Various occurrences have led Venezuela to the brink of economic collapse, but three in particular bear mentioning:

1. Venezuela’s Dependence on Oil as a Profitable Export

Petroleum products made up roughly 93 percent of the $63 billion in exports that Venezuela made in 2014. This is not surprising, since Venezuela is sitting on the largest proven oil reserves in the world. Historically, various Venezuelan presidents have used petroleum production and exports to increase development, yet they failed to diversify their economic productions. In the 1920s Venezuela registered a third of its GDP as agricultural products, but almost a century later, these products make up six percent of GDP and less than one percent of the country’s exports.

Its identity as an oil-producing state has served Venezuela well in the past, but the tide is turning. With lifted sanctions on Iranian petroleum and increased oil production in the United States, Canada and Iraq, petroleum prices have been driven down by a saturated global market. The New York Times reported a barrel of oil to be 70 percent cheaper now than it was two years ago.

2. Venezuela’s Dependence on Water as its Primary Electricity Source

Almost 80 percent of Venezuela’s electricity comes from hydroelectric power. The international community has recently been pushing for cleaner energy (that which does not rely on fossil fuels) and hydroelectricity is one way to achieve these goals. However, hydro-power can be problematic when water turns into a limited resource.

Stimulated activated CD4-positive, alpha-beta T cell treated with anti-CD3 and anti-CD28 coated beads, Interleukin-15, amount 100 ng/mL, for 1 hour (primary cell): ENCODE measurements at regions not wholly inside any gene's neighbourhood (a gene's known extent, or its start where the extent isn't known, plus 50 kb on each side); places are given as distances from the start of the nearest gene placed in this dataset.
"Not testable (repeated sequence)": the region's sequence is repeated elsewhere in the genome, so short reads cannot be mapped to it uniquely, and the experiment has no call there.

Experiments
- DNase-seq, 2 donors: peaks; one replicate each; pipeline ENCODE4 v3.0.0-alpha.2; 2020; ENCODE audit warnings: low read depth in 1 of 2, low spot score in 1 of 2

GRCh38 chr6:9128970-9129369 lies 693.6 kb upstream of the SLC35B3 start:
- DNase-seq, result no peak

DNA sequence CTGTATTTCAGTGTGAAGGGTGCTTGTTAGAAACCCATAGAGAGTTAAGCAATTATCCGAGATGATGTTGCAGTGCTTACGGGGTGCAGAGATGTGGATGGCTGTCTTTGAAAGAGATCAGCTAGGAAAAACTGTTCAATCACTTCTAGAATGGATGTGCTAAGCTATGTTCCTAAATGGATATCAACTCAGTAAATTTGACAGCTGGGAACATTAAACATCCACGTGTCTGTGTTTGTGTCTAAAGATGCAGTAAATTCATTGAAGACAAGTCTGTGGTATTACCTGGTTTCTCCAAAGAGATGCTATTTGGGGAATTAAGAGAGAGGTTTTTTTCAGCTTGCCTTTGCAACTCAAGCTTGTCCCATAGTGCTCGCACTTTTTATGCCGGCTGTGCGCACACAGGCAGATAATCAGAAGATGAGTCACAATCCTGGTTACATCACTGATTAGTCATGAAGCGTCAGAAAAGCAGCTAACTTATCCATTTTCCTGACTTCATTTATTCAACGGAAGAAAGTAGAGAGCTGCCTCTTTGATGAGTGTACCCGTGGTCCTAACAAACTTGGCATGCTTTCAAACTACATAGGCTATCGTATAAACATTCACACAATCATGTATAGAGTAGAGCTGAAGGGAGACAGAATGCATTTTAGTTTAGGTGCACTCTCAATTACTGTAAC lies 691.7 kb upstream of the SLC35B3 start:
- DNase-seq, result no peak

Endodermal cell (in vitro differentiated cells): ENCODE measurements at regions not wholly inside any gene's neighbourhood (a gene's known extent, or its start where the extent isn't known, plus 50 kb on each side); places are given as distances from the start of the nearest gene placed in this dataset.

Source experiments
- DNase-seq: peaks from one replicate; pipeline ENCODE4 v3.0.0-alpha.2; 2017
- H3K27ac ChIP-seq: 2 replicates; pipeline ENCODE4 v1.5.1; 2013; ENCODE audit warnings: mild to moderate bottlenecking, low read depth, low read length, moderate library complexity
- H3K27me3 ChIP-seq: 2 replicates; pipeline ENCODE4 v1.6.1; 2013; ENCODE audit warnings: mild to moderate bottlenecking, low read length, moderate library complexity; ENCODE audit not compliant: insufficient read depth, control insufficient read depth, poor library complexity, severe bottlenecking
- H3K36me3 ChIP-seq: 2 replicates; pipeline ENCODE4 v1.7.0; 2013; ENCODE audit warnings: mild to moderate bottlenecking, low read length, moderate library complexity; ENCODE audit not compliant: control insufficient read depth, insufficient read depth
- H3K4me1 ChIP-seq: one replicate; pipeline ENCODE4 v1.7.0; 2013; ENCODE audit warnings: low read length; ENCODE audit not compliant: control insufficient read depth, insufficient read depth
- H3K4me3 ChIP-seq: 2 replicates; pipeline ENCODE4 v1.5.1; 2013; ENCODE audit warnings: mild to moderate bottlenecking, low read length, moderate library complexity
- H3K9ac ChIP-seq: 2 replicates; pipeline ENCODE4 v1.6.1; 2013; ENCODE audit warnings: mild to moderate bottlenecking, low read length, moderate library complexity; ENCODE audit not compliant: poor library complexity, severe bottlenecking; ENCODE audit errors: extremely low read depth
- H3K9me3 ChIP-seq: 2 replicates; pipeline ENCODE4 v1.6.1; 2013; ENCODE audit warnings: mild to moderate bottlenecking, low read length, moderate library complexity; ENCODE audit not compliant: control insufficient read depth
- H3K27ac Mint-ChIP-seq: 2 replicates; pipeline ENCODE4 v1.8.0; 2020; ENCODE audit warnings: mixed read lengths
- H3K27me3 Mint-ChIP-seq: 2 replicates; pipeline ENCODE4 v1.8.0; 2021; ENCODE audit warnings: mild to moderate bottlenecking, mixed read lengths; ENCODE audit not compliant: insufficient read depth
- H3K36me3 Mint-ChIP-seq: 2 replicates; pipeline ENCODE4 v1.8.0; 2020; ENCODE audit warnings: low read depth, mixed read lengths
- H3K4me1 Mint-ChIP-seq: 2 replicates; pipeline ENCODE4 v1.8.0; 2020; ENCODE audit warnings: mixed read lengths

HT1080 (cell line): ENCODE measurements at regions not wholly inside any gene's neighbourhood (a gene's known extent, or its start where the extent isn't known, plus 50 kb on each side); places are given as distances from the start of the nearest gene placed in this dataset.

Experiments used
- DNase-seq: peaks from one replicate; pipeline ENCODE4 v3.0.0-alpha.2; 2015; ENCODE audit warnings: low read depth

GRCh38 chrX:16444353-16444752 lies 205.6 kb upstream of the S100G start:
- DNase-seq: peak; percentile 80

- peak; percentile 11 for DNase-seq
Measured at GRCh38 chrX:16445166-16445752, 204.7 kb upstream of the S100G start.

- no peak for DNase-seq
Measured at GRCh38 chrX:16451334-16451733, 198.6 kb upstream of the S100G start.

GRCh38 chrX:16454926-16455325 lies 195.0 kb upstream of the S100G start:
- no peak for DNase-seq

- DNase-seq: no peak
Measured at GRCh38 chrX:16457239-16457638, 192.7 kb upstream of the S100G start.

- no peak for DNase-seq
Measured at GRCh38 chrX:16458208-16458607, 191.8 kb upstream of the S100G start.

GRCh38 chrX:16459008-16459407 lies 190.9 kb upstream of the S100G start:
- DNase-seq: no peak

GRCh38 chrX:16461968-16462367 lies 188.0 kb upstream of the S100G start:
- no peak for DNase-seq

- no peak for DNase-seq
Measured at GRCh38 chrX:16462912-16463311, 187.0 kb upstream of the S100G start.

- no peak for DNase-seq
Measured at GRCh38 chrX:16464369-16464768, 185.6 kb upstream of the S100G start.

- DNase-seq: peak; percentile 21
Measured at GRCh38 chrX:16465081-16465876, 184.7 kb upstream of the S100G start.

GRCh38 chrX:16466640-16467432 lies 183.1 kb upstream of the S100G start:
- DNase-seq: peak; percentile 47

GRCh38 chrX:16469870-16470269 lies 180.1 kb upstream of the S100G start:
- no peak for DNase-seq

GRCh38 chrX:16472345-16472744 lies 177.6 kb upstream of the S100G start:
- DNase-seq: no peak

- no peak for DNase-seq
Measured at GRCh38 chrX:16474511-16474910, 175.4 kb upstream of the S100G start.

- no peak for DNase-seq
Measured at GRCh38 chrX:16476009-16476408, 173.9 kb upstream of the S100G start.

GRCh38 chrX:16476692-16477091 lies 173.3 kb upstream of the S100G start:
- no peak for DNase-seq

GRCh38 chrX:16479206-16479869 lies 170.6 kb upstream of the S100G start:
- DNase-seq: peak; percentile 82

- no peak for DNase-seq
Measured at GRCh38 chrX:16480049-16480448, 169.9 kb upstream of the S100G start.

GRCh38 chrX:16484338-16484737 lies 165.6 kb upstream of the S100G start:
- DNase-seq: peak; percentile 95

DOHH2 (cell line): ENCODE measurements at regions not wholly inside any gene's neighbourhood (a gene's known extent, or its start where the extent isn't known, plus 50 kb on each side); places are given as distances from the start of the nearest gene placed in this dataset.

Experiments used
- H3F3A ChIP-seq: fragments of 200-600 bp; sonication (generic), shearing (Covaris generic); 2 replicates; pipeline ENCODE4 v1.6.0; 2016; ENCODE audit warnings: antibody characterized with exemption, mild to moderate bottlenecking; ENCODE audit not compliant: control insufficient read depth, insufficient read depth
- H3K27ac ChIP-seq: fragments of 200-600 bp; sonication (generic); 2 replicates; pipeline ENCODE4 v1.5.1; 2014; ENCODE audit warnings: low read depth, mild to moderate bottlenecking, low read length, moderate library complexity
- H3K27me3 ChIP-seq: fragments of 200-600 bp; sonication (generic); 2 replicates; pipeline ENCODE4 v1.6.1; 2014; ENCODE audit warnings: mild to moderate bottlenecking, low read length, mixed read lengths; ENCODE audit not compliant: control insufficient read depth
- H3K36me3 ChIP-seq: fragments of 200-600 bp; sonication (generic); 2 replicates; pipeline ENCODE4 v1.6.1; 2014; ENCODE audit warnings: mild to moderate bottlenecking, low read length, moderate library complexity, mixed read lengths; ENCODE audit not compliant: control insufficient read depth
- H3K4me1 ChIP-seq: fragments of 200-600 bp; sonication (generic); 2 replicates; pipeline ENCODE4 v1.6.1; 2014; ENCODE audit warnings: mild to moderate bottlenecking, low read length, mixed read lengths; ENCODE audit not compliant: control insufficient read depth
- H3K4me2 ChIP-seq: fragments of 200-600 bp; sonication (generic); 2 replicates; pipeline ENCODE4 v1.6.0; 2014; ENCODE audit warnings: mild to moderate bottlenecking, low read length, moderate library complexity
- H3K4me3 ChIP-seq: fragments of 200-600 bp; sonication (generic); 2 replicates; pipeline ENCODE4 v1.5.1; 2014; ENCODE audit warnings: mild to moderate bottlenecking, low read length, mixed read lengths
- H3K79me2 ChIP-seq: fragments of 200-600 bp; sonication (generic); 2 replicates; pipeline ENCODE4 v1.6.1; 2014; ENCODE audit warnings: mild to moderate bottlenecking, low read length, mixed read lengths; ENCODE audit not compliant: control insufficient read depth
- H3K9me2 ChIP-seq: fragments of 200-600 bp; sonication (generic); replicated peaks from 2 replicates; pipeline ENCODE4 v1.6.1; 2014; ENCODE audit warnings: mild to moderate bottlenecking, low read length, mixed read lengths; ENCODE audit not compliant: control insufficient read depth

Venezuela has currently been suffering through a three-year drought which many are attributing to El Niño, an intermittent weather pattern that has been accentuated by the recent rise in global temperature. In addition to the normal problems that are generated by water shortages, Venezuela is now facing a shortened work week due to the rationing of electricity for the many shortages.

These newly-prescribed measures are criticized for accelerating the process of economic collapse, since workers now have a shortened period in which they can earn money to pay for the necessities of life.

3. Venezuela’s Unipolar Political System

For years, the socialist party has dominated the branches of the central government, and in the recent escalations of the economic crisis in Venezuela have caused the government to “become more authoritarian,” as the Council on Foreign Relations wrote.

In December of last year, the opposing party finally took control of one part of the government, The National Assembly. Though a referendum is being constructed to oust Maduro from his seat, very few immediate solutions are being proposed to relieve the collapsing economy.

The economic crisis in Venezuela is provoking protests throughout the country. Various citizens of the country told the Wall Street Journal that they have to stand for hours in line to receive a small portion of food for the day. These individuals have hopes to change the trajectory of their nation, and with the majority of the people on their side, they may still have time to do so.

Preston Rust

Photo: Flickr

The recent collapse of the Chinese stock markets has been tumultuous. Millions of Chinese middle-class citizens were caught up in the fervor; many of the stock-buyers have been Chinese without high school diplomas. Many observers in the west had feared that the meteoric growth of the stock markets in China was unsustainable. In 2014, the Shanghai Composite Index rose 21 percent in one month alone — a warning sign to many that this type of growth could not continue forever.